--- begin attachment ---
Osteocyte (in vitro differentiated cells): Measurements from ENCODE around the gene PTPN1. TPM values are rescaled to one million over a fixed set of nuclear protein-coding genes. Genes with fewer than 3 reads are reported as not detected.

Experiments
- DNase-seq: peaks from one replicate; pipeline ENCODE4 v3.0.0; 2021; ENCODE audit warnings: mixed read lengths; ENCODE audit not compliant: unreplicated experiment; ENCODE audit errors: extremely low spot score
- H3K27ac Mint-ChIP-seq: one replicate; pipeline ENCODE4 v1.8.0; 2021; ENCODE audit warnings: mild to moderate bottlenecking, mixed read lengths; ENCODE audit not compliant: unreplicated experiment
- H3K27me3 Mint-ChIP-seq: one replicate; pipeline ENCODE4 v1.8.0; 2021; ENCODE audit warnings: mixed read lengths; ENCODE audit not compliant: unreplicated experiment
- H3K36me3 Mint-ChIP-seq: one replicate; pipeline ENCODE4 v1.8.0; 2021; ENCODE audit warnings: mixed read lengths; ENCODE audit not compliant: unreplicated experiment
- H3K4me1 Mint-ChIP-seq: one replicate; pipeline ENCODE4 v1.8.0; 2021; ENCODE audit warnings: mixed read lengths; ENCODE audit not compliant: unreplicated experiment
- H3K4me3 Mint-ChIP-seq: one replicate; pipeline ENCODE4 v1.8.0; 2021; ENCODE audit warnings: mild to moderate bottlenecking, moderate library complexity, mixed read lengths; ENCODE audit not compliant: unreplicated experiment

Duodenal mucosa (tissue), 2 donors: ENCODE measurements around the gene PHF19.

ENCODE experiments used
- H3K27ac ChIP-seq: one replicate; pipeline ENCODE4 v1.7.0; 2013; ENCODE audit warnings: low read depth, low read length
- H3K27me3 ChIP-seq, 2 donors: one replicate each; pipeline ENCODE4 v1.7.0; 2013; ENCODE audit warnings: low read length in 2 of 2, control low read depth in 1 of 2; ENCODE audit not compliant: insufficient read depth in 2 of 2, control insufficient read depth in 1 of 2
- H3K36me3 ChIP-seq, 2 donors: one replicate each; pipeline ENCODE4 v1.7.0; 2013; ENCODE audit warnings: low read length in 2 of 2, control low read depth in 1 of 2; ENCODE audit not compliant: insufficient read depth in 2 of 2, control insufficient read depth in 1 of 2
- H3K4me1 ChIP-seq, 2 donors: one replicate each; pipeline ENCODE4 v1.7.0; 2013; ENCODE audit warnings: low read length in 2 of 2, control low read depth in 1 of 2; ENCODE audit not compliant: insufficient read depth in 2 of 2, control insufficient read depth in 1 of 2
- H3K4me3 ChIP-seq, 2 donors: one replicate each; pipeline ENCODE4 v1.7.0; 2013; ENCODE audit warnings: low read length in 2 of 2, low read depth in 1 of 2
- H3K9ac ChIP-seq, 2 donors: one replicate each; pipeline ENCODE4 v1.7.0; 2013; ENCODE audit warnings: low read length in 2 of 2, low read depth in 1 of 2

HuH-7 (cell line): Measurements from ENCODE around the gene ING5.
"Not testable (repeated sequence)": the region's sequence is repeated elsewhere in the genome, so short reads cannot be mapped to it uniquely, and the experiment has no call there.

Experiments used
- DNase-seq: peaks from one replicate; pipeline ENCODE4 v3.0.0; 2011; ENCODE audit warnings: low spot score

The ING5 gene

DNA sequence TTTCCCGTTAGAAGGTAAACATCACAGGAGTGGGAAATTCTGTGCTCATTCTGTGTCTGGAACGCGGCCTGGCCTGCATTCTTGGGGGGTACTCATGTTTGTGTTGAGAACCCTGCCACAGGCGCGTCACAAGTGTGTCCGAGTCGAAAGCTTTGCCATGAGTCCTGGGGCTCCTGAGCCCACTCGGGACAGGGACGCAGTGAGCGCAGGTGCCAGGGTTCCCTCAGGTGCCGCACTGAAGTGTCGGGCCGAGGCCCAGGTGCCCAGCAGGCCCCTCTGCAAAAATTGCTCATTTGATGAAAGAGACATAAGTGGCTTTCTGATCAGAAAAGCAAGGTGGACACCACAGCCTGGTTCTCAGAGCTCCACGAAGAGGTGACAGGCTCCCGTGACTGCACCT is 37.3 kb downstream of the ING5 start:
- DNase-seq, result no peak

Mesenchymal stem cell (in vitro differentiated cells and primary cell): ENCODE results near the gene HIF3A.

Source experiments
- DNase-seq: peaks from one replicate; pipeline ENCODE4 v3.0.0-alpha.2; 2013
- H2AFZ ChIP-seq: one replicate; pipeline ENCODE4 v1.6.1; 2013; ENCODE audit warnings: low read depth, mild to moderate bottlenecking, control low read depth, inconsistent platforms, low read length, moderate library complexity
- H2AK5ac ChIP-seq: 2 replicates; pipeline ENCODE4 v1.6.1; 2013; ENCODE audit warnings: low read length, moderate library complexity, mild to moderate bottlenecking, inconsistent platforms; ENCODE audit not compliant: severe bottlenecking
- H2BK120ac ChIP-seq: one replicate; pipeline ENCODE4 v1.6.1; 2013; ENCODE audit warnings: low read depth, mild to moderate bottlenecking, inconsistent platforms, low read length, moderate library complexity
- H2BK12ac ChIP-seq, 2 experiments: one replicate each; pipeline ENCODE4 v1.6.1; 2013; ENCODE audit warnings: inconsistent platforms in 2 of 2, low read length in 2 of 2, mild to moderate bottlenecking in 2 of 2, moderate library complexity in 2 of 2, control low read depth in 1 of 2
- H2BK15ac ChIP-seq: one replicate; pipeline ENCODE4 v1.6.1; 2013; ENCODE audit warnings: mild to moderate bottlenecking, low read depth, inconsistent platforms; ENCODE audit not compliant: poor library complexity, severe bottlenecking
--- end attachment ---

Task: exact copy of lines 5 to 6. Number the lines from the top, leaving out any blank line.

- H3K27me3 Mint-ChIP-seq: one replicate; pipeline ENCODE4 v1.8.0; 2021; ENCODE audit warnings: mixed read lengths; ENCODE audit not compliant: unreplicated experiment
- H3K36me3 Mint-ChIP-seq: one replicate; pipeline ENCODE4 v1.8.0; 2021; ENCODE audit warnings: mixed read lengths; ENCODE audit not compliant: unreplicated experiment